The tendency to eat less food given certain visual cues, particularly evidence of the amount of food consumed, such as pistachio shells; the tendency to eat less of a food that takes more time and effort to consume, such as nuts that must be shelled.
The point of the “pistachio principle” is not to encourage eating fewer nuts. Rather, the point is that altering environmental cues can lead to satisfaction with less food. For example, studies show that large-package size increases caloric consumption by some 22 per cent. Buying single-serve potato chips and small-size candy bars as opposed to “family bags” reduces consumption.
—Joe Schwarcz, “Pistachios reputed to have some uplifting health benefits,” Montreal Gazette, November 7, 2013
Ever finished a family-sized portion of crisps in one sitting?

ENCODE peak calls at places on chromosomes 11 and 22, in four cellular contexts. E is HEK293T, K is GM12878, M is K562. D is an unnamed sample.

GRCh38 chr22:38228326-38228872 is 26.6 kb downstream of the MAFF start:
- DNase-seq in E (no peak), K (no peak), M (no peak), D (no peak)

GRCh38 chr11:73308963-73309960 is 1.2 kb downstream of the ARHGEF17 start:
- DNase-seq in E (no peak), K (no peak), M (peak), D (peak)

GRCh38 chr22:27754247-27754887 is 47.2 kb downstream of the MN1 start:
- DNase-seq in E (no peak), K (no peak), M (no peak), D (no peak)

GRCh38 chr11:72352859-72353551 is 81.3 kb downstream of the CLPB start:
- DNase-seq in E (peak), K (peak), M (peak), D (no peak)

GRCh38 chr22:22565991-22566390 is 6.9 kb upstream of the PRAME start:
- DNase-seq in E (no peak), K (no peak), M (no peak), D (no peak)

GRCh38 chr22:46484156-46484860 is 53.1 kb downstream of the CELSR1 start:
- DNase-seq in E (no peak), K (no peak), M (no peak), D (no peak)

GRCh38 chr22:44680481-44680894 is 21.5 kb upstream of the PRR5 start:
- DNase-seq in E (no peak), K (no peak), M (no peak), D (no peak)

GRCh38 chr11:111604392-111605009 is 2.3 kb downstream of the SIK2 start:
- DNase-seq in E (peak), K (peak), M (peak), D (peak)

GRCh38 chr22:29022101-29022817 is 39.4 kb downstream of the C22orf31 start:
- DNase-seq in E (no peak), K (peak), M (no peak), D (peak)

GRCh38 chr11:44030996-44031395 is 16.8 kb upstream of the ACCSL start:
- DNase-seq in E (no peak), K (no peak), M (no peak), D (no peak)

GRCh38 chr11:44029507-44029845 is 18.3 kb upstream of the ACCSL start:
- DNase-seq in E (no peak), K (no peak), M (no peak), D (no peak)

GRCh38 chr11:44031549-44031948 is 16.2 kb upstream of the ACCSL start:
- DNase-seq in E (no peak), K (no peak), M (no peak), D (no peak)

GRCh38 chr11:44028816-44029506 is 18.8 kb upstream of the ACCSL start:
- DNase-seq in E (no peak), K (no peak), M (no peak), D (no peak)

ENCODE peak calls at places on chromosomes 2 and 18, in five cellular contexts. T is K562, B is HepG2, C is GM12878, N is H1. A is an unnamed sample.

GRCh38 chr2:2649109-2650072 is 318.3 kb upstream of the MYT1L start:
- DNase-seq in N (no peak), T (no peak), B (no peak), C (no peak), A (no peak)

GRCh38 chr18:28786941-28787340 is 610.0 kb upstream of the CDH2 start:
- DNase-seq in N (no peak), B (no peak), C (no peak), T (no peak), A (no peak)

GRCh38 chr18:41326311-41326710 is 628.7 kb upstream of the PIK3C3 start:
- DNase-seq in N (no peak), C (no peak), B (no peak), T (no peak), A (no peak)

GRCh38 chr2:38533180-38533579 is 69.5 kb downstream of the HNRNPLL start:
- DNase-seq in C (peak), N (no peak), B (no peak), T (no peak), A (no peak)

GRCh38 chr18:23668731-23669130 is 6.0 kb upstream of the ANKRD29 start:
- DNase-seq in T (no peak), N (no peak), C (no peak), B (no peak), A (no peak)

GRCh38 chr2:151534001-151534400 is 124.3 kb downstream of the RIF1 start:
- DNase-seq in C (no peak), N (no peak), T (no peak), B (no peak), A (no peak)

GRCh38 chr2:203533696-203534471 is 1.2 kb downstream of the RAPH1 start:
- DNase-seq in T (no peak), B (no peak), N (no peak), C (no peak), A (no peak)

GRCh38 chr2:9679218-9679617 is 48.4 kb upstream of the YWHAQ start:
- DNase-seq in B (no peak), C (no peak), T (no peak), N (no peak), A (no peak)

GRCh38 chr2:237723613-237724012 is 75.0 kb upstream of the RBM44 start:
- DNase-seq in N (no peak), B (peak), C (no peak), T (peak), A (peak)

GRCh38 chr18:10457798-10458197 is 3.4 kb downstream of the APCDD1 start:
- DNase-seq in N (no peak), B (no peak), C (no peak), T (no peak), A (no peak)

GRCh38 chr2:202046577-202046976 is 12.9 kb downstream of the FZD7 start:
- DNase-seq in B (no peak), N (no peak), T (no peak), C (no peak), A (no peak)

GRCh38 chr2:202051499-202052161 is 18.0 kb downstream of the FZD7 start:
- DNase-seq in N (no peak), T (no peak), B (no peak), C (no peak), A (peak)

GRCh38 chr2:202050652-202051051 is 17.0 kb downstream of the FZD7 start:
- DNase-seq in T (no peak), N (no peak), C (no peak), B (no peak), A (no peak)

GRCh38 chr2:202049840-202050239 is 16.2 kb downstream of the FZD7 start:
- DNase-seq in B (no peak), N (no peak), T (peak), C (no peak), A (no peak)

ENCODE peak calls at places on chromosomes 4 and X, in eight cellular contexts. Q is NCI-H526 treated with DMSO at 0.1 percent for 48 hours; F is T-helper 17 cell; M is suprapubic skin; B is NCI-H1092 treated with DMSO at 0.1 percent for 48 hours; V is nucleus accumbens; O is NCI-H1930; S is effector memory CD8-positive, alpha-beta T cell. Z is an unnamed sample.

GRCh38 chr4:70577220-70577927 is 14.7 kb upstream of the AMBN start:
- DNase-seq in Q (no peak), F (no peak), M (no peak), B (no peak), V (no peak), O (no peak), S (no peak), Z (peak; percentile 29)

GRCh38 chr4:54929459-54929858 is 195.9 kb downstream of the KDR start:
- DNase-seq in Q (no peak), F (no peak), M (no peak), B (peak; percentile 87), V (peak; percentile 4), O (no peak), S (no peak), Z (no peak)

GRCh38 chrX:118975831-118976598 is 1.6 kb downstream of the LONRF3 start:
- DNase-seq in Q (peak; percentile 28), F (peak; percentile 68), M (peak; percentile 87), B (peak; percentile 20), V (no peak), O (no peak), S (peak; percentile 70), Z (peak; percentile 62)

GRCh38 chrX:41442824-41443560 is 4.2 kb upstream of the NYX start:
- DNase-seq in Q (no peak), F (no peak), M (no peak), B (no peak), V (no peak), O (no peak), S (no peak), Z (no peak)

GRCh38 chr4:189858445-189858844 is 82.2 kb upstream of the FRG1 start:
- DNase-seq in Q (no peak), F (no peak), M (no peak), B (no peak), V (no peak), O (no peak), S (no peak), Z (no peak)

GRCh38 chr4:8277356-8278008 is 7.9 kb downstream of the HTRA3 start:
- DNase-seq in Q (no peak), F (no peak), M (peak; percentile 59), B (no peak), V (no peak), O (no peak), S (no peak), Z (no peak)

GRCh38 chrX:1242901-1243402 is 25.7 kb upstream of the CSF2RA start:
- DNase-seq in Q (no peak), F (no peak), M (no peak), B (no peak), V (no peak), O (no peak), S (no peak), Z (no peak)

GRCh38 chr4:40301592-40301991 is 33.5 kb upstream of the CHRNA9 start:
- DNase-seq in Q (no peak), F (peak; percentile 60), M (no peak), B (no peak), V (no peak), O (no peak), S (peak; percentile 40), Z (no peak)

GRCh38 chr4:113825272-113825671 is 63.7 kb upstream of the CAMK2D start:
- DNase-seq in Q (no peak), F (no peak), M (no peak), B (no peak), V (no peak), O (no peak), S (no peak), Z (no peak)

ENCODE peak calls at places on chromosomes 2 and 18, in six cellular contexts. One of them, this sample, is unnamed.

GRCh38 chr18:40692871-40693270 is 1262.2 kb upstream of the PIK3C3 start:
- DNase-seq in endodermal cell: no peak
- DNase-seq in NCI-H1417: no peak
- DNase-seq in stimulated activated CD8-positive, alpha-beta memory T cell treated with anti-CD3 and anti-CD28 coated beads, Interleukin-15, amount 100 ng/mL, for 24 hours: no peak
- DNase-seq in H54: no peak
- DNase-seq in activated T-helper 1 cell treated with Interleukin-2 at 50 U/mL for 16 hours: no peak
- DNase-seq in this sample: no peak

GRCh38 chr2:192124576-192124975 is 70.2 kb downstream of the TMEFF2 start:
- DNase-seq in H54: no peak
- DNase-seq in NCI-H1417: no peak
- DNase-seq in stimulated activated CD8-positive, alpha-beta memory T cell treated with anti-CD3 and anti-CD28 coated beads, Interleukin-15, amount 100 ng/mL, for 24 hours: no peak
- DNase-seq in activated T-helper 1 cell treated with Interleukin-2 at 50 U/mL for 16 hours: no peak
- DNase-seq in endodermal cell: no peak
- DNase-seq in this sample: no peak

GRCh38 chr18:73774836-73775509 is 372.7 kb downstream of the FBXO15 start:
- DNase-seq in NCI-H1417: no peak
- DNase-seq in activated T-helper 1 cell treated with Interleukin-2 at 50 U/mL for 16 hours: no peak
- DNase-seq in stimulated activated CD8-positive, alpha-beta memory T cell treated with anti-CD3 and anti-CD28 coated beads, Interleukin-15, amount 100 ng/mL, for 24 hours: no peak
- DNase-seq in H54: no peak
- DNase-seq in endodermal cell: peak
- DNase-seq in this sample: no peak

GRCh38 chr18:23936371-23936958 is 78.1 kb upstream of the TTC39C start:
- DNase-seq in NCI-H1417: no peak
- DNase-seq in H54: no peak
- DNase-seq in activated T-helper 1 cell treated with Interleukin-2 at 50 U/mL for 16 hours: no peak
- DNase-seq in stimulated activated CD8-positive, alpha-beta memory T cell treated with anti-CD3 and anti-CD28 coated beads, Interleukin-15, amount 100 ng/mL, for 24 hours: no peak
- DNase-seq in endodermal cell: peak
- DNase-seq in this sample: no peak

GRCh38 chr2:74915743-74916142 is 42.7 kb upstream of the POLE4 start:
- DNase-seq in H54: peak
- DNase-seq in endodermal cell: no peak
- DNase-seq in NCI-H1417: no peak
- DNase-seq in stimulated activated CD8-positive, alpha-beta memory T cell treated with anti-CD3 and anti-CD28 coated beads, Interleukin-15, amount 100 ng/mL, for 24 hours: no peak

That is because it’s easier to carry on eating rather than stop at one individual-sized portion.
This is similar to the pistachio principle — the idea that without a visual cue, such as empty pistachio shells or crisp packets, we’re not aware of how much we eat.
—Melissa Thompson, “Which diet tricks really work?,” The Mirror, August 29, 2011
Another strategy is what he calls the pistachio principle. Given the same number of nuts (walnuts, peanuts, pistachios), people eat 45 percent less when they have to remove the shell.
—Sarah Wildman, “One-Bite-at-a-Time Diet Makeovers,” O, The Oprah Magazine, October 1, 2008